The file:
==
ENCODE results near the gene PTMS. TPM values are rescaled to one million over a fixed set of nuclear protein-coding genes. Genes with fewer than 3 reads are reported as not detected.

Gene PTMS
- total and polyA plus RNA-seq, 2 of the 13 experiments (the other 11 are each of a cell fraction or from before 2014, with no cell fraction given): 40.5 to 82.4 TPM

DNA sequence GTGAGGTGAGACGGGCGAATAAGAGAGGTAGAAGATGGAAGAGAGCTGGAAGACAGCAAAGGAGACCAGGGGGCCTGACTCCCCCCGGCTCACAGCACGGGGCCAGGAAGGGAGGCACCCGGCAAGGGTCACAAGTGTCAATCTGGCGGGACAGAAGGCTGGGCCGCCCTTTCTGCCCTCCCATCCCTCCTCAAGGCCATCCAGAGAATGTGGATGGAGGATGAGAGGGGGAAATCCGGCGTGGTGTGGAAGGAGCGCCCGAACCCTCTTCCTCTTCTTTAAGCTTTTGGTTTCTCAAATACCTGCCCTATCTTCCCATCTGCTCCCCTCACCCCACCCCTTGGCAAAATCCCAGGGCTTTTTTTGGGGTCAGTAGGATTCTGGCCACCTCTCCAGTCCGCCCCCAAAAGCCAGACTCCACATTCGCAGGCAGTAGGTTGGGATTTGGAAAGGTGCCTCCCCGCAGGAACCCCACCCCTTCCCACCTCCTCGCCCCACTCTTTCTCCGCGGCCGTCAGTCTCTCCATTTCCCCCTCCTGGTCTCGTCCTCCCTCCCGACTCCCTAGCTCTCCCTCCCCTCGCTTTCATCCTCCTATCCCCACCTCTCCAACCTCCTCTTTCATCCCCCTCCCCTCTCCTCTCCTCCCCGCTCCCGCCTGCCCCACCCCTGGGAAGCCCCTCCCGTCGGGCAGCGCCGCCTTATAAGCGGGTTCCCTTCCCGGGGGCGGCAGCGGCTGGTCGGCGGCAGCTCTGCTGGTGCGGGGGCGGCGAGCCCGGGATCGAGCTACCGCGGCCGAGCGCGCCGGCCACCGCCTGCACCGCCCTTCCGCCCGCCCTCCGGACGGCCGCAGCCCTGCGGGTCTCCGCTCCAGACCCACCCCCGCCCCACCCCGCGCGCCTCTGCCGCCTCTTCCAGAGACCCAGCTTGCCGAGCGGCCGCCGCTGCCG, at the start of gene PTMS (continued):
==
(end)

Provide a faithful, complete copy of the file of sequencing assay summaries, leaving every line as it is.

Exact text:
ENCODE results near the gene PTMS. TPM values are rescaled to one million over a fixed set of nuclear protein-coding genes. Genes with fewer than 3 reads are reported as not detected.

Gene PTMS
- total and polyA plus RNA-seq, 2 of the 13 experiments (the other 11 are each of a cell fraction or from before 2014, with no cell fraction given): 40.5 to 82.4 TPM

DNA sequence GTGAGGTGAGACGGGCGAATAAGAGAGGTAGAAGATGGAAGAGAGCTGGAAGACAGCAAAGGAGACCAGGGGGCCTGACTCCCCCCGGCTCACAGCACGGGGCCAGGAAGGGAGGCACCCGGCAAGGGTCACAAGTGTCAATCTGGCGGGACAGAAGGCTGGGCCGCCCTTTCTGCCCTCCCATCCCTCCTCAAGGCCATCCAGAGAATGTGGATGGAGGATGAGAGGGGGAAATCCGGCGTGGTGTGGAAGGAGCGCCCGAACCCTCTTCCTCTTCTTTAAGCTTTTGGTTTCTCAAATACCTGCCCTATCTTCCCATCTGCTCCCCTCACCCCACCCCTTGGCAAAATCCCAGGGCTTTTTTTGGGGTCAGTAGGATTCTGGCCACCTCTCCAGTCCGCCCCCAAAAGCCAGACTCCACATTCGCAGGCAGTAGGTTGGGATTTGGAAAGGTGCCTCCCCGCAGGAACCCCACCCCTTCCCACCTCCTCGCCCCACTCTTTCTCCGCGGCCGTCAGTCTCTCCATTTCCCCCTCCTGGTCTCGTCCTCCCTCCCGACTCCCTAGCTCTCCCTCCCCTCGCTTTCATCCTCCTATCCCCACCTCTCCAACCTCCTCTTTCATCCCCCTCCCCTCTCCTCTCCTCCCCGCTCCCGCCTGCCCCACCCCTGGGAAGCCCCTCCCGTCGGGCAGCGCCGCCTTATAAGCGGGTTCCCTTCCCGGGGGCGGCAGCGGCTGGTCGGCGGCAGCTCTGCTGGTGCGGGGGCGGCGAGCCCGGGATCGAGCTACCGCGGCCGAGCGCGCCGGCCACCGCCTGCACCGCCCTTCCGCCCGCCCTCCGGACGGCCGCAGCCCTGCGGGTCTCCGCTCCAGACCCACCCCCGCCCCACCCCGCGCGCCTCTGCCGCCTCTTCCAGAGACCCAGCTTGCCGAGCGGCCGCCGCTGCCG, at the start of gene PTMS (continued):